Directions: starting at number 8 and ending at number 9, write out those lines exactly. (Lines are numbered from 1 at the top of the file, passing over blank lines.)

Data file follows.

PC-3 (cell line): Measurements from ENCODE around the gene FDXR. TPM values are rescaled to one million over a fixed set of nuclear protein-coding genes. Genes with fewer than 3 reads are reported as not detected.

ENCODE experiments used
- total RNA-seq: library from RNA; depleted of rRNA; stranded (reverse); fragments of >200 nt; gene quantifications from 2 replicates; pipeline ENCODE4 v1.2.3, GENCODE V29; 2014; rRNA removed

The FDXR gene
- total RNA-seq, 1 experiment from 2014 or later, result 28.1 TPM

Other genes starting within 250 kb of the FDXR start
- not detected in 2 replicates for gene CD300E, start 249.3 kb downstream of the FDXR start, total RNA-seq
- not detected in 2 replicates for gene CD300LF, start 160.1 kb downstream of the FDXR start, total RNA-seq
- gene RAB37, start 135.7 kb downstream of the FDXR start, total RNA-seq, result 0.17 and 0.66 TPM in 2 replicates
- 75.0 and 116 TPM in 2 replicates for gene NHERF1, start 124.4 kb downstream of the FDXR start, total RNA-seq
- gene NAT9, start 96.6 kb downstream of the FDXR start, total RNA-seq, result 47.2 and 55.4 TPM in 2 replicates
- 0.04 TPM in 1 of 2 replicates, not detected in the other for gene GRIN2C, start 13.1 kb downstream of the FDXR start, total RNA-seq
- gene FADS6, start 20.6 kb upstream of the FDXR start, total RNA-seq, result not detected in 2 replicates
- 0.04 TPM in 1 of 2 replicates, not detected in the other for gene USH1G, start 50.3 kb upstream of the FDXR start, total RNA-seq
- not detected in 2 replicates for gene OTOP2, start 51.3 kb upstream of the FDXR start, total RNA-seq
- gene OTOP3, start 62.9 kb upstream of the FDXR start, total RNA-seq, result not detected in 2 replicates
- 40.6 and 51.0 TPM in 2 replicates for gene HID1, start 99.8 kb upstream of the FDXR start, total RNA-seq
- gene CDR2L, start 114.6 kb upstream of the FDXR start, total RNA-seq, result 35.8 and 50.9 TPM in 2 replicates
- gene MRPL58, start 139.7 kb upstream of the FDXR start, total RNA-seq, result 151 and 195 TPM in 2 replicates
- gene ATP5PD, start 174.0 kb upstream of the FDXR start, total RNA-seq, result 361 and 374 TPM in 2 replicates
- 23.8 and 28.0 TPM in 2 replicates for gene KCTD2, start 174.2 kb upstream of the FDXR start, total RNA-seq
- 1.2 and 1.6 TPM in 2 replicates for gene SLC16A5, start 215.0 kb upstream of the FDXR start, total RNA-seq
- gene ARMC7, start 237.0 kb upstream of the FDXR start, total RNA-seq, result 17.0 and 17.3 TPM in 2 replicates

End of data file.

- not detected in 2 replicates for gene CD300LF, start 160.1 kb downstream of the FDXR start, total RNA-seq
- gene RAB37, start 135.7 kb downstream of the FDXR start, total RNA-seq, result 0.17 and 0.66 TPM in 2 replicates